I’ve been offline because of a bad cold, and I had two briefs due in the Court of Appeals for the U.S. Third Circuit. That’s behind me now. I’ll be posting later today with my thoughts on the Self Solutions study that has been commissioned by the independent advisory group created by the USMMAAAF. That looks promising, but I want to do my due diligence before I comment further. If my due diligence shows that Self Solutions is going to be transparent and independent, I will recommend that midshipmen cooperate with it.
Meanwhile, with respect to LMI, which is now on campus trying to do focus groups, my advice remains unchanged: Do not voluntarily give LMI information. It will be used to justify the administration’s actions rather than as a truly independent study of sea year. (That’s why the contract was “wired” for LMI.) The administration has confirmed that participation is voluntary. That means that concerns about retaliation that have been expressed in comments on this blog are unfounded. And if you do face any retaliation for refusing to “volunteer”, document it and report it to the SARC as bullying.
Remember that LMI is seeking to acquire data in a non-transparent process that will allow that data to be twisted to “answer” a question with a pre-ordained answer:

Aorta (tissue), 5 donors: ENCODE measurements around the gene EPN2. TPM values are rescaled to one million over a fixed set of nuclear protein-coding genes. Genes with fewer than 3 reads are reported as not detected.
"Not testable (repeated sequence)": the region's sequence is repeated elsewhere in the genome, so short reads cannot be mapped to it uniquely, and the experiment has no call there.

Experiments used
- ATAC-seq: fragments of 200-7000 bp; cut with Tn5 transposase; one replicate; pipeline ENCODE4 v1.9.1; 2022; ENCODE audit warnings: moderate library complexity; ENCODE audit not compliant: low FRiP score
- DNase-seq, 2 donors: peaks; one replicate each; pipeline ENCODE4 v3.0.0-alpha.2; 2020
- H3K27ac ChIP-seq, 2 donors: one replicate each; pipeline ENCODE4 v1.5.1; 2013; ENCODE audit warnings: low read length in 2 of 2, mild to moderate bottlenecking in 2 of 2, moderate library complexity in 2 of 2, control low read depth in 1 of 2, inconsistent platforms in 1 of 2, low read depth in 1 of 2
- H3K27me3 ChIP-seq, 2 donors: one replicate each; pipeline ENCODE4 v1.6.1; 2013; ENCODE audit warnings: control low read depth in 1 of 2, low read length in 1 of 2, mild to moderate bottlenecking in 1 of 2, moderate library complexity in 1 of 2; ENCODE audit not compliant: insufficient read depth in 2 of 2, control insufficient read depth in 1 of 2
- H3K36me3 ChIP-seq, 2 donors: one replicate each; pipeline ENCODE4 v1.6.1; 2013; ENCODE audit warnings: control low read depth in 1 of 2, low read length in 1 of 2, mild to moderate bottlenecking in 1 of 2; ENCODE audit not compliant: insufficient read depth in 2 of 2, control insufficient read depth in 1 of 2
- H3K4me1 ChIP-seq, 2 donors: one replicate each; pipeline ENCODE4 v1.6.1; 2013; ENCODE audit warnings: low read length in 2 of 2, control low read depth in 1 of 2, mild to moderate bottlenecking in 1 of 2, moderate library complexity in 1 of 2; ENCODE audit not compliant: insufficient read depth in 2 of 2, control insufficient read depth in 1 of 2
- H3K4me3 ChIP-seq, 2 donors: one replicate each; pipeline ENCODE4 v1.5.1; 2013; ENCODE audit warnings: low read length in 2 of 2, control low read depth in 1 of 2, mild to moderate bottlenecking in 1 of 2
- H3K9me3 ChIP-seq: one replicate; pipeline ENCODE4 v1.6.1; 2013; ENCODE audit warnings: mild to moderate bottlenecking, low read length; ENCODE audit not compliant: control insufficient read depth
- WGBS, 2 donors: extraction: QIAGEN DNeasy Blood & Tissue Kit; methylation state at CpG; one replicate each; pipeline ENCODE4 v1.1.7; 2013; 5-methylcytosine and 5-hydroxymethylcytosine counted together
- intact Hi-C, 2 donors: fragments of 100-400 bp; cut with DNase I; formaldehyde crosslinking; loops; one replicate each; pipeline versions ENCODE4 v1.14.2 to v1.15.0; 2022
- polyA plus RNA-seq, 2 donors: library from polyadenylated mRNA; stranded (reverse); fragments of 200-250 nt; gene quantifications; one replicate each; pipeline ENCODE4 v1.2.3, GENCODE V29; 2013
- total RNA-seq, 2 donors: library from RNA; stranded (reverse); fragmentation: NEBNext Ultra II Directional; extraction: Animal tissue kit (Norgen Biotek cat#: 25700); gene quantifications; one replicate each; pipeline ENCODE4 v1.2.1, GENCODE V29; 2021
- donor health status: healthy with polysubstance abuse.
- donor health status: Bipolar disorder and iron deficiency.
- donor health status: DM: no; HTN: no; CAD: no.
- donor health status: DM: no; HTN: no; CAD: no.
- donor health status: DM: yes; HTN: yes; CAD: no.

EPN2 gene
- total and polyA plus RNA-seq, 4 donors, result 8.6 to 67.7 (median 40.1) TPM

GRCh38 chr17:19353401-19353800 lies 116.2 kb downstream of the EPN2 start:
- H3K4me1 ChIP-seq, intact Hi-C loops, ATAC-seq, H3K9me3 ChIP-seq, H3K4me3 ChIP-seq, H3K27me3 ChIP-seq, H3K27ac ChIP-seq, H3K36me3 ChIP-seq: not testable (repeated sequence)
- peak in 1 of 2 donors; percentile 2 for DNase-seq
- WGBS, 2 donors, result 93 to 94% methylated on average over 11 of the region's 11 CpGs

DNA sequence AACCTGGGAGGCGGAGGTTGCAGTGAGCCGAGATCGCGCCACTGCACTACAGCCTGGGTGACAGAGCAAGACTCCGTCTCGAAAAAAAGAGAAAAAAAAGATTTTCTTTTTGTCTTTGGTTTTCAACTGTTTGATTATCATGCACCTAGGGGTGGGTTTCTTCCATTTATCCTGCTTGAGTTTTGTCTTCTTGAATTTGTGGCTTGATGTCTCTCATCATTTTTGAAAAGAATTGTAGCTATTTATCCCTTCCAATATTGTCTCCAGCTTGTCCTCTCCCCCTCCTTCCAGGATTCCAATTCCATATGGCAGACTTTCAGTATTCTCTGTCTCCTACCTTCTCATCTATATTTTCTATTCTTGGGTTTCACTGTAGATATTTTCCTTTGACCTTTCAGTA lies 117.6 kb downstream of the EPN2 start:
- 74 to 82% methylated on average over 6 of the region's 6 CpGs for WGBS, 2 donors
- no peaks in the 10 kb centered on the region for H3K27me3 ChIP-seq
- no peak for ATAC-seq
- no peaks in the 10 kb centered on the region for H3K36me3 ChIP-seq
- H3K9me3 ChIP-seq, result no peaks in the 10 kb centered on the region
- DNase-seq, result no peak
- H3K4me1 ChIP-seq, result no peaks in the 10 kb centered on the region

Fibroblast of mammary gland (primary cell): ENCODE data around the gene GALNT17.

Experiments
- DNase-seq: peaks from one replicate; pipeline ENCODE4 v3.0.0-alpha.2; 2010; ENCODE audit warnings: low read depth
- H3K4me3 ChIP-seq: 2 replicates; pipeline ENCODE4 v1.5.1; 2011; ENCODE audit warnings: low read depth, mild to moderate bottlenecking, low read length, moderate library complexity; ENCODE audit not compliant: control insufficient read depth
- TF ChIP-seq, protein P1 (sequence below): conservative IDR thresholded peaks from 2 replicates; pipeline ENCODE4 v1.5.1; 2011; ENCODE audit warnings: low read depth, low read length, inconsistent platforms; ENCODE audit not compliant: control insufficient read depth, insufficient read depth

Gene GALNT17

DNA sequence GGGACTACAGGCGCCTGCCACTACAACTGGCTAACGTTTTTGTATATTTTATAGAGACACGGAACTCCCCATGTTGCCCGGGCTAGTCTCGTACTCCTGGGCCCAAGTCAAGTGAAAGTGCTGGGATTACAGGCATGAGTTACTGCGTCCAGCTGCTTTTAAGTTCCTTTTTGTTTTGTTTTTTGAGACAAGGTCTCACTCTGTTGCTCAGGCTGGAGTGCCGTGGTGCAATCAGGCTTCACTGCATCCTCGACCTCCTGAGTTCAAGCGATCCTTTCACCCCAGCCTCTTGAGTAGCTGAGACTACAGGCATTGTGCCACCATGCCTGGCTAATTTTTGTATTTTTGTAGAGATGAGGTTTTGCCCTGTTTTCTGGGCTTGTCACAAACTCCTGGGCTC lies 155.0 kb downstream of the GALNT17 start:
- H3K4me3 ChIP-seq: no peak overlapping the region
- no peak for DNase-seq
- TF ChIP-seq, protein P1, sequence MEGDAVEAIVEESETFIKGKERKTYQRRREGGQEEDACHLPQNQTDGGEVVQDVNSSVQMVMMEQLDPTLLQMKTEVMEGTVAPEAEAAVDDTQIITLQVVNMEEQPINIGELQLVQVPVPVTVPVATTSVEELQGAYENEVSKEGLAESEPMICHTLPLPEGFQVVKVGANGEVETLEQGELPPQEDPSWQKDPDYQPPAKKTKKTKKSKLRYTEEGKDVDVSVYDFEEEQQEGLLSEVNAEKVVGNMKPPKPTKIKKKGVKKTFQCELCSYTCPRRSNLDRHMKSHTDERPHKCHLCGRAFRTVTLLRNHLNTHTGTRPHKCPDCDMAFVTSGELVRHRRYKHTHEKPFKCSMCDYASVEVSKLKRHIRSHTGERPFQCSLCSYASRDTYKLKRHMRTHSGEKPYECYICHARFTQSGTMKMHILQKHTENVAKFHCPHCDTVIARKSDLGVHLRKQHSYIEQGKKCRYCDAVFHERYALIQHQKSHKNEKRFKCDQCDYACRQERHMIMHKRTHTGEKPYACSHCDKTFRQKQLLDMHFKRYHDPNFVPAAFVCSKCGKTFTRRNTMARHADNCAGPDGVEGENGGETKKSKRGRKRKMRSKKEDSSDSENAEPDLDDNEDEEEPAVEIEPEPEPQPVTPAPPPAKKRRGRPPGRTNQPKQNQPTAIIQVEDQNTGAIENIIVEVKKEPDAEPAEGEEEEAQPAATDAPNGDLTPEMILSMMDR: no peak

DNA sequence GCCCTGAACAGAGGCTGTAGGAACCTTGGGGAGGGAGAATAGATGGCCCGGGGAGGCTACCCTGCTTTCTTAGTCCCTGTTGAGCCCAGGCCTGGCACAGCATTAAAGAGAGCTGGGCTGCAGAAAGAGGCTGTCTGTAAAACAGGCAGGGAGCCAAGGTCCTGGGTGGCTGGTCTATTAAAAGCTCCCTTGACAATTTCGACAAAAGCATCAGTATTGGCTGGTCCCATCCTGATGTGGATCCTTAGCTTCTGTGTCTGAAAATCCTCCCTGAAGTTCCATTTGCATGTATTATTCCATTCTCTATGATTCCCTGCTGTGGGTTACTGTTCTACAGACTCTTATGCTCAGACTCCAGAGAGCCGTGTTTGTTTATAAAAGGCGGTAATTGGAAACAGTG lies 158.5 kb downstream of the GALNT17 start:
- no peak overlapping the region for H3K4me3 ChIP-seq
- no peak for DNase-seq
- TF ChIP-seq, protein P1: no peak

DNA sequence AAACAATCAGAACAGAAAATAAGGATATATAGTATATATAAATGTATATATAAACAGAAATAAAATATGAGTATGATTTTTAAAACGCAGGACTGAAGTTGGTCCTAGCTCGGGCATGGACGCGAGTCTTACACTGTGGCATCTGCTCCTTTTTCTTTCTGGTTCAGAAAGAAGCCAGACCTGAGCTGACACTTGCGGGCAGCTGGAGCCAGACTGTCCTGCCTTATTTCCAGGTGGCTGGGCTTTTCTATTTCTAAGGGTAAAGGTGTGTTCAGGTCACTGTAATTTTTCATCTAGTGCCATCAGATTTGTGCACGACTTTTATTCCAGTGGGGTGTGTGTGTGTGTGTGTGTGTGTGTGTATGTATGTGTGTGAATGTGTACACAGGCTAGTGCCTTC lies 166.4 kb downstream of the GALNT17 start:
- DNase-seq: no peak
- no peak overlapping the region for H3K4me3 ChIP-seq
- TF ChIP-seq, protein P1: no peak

No sea year on commercial ships so that MARAD can justify its quest for up to $1.8 billion in funding for state school ships.
That’s MARAD’s ultimate goal; and, it has already shown it will twist the data (and refuse to release the actual data so that you can see how they twisted it).
Think of it this way: The Academy/Administration can’t be bothered to answer the 14 questions Congress asked over a month ago — questions that are clearly designed to help and protect the midshipmen. Why should you answer the Academy’s questions — questions which are most likely designed to destroy sea year on commercial ships rather than to actually help and protect midshipmen?
No Sea, No D
(No Sea Year, No Data)